Current ecological understanding of fungal-like pathogens of fish: what lies beneath?

Gozlan, R. E., Marshall, W.L., Lilje, O., Jessop, C.N., Gleason, F.H. and Andreou, D., 2014. Current ecological understanding of fungal-like pathogens of fish: what lies beneath? Frontiers in microbiology, 62 (5), 1 - 16 .

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Gozlan et al 2014-Frontiers in Microbiology.pdf - Published Version
Available under License Creative Commons Attribution.


DOI: 10.3389/fmicb.2014.00062


Despite increasingly sophisticated microbiological techniques, and long after the first discovery of microbes, basic knowledge is still lacking to fully appreciate the ecological importance of microbial parasites in fish. This is likely due to the nature of their habitats as many species of fish suffer from living beneath turbid water away from easy recording. However, fishes represent key ecosystem services for millions of people around the world and the absence of a functional ecological understanding of viruses, prokaryotes, and small eukaryotes in the maintenance of fish populations and of their diversity represents an inherent barrier to aquatic conservation and food security. Among recent emerging infectious diseases responsible for severe population declines in plant and animal taxa, fungal and fungal-like microbes have emerged as significant contributors. Here, we review the current knowledge gaps of fungal and fungal-like parasites and pathogens in fish and put them into an ecological perspective with direct implications for the monitoring of fungal fish pathogens in the wild, their phylogeography as well as their associated ecological impact on fish populations. With increasing fish movement around the world for farming, releases into the wild for sport fishing and human-driven habitat changes, it is expected along with improved environmental monitoring of fungal and fungal-like infections, that the full extent of the impact of these pathogens on wild fish populations will soon emerge as a major threat to freshwater biodiversity.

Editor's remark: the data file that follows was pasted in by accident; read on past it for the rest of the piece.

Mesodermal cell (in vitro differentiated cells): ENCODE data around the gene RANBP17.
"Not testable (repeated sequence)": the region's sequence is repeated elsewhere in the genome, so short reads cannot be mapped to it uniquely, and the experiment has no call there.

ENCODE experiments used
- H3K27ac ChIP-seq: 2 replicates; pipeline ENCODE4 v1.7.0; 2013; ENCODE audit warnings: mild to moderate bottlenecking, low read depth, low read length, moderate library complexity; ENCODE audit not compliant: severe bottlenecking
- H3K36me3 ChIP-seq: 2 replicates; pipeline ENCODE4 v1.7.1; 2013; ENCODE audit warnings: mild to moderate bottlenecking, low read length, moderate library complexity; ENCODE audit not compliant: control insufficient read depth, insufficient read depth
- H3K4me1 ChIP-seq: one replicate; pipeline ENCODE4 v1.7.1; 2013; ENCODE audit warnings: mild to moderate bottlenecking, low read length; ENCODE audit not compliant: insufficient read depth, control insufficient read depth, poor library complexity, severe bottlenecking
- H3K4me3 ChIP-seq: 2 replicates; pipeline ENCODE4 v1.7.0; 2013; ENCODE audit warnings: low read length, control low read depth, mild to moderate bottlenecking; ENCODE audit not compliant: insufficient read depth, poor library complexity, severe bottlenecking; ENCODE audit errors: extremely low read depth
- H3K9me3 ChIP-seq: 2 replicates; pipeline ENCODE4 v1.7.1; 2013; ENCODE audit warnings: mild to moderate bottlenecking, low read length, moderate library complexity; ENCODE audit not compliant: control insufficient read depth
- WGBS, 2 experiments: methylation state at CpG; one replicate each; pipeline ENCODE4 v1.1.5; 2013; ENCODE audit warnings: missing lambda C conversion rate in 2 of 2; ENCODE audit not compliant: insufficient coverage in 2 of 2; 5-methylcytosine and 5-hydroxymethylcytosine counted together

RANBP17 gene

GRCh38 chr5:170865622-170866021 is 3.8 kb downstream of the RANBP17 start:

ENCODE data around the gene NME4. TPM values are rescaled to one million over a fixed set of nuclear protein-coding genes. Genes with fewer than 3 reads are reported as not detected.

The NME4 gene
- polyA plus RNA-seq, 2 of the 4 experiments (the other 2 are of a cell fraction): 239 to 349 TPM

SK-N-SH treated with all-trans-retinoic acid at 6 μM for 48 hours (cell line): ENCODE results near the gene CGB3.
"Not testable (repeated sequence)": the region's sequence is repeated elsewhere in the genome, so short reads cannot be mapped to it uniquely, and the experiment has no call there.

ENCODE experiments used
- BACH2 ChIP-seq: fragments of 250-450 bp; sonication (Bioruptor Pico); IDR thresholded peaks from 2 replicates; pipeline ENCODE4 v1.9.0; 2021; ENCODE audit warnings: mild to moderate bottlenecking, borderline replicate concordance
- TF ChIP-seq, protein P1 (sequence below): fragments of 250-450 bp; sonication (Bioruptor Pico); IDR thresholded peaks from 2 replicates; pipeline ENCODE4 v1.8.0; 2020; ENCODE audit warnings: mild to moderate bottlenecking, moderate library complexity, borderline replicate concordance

Item Type:Article
Group:Faculty of Science and Technology
ID Code:21428
Deposited By: Unnamed user with email symplectic@symplectic
Deposited On:17 Sep 2014 13:27
Last Modified:23 Sep 2015 15:32


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